The Case For Patient-Centered Assessment Of Value

Value assessments are all the rage these days. From ASCO to ESMO, from MSKCC to AHA/ACC, from AMCP to ICER, there are a variety of value frameworks (and acronyms) out there. In the Health Affairs blog today, Alan Balch and Darius Lakdawalla make the case that treatment value should be measured from a patient-centered approach. Although patient-centered measures of value clearly are sensible–as patients are the end consumers of medical goods and services–there are good reasons why value does not always take the patient’s perspective.

Economics, the science of measuring value, holds that the value of any good rests in the eye of its consumers. In health care, this has meant that value is defined by how patients perceive it, rather than by how much they actually pay for the services they receive. Unlike other markets, health care features payment arrangements that separate consumers from payers

Payers often restrict patient choice to reduce the risk of excessive pharmacy or medical cost and also to ensure that prescribing patterns do not deviate from clinical guidelines.  The solution to balancing patient choice with cost control likely isn’t either imposing narrow restrictions or allowing patients 100% free choice, but a middle ground.  The authors propose that:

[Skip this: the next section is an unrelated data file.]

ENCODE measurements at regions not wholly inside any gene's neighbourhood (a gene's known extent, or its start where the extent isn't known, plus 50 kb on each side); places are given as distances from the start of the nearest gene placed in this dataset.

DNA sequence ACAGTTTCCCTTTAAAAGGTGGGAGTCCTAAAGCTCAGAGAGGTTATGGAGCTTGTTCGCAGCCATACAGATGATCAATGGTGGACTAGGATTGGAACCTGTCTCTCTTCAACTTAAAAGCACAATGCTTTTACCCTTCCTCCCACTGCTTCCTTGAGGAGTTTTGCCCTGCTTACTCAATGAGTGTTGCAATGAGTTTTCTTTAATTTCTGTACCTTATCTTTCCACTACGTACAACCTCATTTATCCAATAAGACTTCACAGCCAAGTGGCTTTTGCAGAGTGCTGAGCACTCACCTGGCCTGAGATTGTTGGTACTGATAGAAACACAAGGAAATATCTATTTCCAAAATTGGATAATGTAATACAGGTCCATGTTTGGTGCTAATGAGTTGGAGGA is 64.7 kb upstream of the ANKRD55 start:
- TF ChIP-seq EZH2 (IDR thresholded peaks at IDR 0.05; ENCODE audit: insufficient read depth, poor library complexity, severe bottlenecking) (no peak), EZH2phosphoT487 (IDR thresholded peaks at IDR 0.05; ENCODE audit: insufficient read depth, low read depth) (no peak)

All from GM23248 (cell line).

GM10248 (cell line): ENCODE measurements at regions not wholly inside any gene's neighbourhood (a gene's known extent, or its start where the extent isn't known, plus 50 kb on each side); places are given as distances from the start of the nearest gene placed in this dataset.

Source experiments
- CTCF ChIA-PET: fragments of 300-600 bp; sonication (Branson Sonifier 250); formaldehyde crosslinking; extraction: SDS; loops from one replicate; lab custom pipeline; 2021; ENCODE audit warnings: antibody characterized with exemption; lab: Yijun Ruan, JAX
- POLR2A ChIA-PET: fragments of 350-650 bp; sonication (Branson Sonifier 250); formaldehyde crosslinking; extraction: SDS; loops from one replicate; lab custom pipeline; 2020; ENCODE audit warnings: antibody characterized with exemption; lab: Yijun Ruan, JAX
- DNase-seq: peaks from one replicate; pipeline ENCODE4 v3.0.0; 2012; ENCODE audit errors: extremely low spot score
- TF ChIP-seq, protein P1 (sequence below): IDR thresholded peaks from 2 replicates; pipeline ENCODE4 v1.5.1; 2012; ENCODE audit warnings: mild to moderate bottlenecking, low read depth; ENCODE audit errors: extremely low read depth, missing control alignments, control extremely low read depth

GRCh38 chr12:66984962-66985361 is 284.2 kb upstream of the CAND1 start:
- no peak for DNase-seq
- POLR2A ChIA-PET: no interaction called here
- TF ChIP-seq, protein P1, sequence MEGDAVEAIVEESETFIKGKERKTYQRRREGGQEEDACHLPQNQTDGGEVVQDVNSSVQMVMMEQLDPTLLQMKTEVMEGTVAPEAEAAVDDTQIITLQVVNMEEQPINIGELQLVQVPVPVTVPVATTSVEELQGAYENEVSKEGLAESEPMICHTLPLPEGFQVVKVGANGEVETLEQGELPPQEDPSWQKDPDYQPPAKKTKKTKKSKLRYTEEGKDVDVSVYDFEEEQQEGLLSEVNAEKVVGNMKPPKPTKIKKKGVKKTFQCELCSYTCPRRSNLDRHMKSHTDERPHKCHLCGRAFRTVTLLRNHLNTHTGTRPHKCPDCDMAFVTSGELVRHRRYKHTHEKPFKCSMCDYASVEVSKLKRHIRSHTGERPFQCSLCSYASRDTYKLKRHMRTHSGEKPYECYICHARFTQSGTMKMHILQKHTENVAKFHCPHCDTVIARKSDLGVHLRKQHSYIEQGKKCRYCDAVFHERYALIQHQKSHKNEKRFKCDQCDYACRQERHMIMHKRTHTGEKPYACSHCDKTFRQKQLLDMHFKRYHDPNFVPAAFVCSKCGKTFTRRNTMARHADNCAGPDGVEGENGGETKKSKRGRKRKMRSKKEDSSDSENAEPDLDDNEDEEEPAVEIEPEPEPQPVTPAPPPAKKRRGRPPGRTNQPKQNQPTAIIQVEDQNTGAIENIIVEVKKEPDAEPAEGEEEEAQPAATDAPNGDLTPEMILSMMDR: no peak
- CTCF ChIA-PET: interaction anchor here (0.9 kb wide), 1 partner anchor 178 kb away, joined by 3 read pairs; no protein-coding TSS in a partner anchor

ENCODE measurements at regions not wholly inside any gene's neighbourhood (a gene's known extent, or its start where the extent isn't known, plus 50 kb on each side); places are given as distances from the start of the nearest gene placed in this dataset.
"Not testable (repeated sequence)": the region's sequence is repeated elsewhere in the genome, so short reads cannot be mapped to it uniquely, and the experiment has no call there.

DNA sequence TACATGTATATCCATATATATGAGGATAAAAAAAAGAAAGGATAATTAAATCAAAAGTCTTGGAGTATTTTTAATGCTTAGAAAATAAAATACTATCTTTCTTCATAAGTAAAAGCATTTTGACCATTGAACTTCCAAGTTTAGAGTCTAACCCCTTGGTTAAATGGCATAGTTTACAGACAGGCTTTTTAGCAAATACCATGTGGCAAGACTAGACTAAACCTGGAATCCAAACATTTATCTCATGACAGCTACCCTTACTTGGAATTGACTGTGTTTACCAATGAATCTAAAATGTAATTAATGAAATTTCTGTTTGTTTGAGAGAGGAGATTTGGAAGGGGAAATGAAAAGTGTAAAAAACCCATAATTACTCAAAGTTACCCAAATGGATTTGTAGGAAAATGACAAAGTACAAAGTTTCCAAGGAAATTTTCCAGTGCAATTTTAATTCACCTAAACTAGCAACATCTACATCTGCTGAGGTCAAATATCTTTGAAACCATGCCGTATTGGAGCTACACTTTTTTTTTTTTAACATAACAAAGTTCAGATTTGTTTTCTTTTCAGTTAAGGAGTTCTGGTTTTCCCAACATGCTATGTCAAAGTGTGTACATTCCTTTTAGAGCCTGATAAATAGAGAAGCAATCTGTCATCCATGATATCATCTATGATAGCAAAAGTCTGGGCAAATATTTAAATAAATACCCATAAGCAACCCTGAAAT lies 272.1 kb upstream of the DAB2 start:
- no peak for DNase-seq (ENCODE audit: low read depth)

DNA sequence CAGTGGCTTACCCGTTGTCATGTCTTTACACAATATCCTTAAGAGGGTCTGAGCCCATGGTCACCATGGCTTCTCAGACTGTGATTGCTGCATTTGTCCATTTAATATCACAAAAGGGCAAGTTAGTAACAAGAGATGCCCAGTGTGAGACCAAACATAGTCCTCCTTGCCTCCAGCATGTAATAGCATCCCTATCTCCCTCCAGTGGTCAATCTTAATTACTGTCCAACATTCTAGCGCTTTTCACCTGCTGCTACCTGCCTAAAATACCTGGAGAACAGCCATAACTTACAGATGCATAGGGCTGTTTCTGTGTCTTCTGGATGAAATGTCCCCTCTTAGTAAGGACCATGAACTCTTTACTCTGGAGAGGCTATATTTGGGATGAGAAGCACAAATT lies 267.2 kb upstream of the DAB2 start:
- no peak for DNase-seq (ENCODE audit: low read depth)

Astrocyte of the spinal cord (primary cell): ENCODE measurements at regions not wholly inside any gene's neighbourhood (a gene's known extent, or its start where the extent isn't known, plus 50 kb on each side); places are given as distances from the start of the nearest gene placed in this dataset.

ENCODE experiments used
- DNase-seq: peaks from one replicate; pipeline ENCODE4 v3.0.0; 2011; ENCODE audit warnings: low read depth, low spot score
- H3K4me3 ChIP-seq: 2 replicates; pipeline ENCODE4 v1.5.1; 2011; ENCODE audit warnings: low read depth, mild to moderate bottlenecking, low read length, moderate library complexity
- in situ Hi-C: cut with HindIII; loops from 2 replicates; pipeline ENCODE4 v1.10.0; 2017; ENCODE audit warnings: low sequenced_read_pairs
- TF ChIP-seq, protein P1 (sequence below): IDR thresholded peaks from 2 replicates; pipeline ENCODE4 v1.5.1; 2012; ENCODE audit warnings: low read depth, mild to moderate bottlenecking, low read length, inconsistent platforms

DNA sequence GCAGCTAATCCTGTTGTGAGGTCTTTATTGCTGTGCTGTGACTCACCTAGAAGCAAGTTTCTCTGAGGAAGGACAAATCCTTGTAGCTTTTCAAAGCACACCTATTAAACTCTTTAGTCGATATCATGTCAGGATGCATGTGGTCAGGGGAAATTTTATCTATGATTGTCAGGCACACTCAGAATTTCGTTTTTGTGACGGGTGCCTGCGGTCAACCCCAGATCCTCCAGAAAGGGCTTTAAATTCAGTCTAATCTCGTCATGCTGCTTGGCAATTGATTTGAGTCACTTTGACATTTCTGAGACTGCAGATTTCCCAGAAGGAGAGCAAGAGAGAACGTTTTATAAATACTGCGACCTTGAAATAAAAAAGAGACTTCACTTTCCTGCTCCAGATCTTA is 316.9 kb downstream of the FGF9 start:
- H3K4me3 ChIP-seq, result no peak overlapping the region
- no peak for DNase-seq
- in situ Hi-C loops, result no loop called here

A range of therapies might be clinically indicated for a given patient, but they may vary on non-clinical dimensions that matter to them. For instance, some treatment options may require less travel, such as an oral medication versus radiation treatment or surgical treatment versus continuing medical management. Others might possess a lower toxicity profile and fewer side effects, such as fatigue, nausea, pain, or neuropathy. And, some treatments might offer more certain short-term survival benefits, while others offer a riskier bet on the possibility of a longer-term gain. A flexible formulary might allow patients and their physicians to choose among these clinically valid therapies that nonetheless differ in ways that matter to the patient. In this way, the “guard rails” stay up around evidence-based care but become more aligned with the patient experience.

Please read the whole article. Interesting throughout.

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